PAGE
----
The inability of the World Revolutionary Movement to achieve a world strategic progress in the second half of the 20th century laid its burden on the Soviet Union and the other socialist countries, leading over time to serious gaps through which the class enemy could penetrate and demolish them from inside. The following, we believe, are the most important reasons that led to the inability of the world revolutionary movement to reach this strategic progress, compared to the first half of the century:

• the splits that took place in the world Communist movement, particularly after the Soviet-Chinese dispute.

• The appearance of opinions that negate the importance of the Communist movement in the countries of the world National Liberation Movement. This weakened the momentum of that movement…

• Attacking and blackening the history of the World Communist Movement under the pretext of criticizing the past, an attack that affected morally, and then materially, the development of this movement as a whole.

• The troubles suffered by the Soviet economy since the early 1960s, resulting from applying measures and thoughts of a capitalist nature to the socialist economy, weakening its future development….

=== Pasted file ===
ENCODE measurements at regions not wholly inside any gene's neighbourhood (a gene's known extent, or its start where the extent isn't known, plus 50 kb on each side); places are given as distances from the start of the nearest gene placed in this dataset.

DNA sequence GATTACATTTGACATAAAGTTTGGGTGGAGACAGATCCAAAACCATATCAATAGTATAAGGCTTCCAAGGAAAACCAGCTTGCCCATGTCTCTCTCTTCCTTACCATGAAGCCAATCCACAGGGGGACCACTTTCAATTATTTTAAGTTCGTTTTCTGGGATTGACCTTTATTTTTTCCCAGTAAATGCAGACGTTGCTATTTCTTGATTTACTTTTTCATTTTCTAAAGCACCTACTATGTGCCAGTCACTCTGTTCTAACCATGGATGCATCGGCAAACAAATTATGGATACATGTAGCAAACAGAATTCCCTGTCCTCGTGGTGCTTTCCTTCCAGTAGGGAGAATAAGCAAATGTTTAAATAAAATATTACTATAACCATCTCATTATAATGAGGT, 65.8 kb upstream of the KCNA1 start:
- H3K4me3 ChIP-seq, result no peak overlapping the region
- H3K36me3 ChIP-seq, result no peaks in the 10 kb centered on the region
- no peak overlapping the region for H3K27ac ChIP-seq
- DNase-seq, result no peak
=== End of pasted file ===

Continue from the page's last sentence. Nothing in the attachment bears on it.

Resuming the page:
The experience has proved that we must reinstate the thesis of class struggle intensification while moving closer towards socialism… The background for socialism’s class struggle cannot be understood without generally considering socialism itself as a transitional stage between capitalism and communism; ie. Between two entirely contradictory types of material production: the commodity and the non-commodity.

In that sense, socialism as a transitional stage has its own contradictions, with an essential one that has to be discovered. Without this, the protection of future experiences from reaching similar ends to that of the past may not be ensured….

The World Revolutionary Movement’s overcoming of its present crisis is of equal historical importance to that of the appearance of Marxism itself in the middle of the 19th century. After all, the crisis of the World Revolutionary Movement is a crisis of growth against world capitalism that suffers an inescapable crisis, the crisis of aging and decadence.


— from the League of Communists – Movement for Yugoslavia

Communists have come face to face with crucial questions in the present so-called post-communist era. If communists and left-wing and progressive forces find the right answers to them and deal successfully with their own mistakes they will affirm the validity of the historical optimism of Marxist theory and the communist orientation in the inexorable progress of mankind despite numerous blunderings and temporary defeats. This theory not only was but still is the prime mover of drives towards a better and more beautiful, just and humane life for people unrestricted in the richness of their activities and hopes.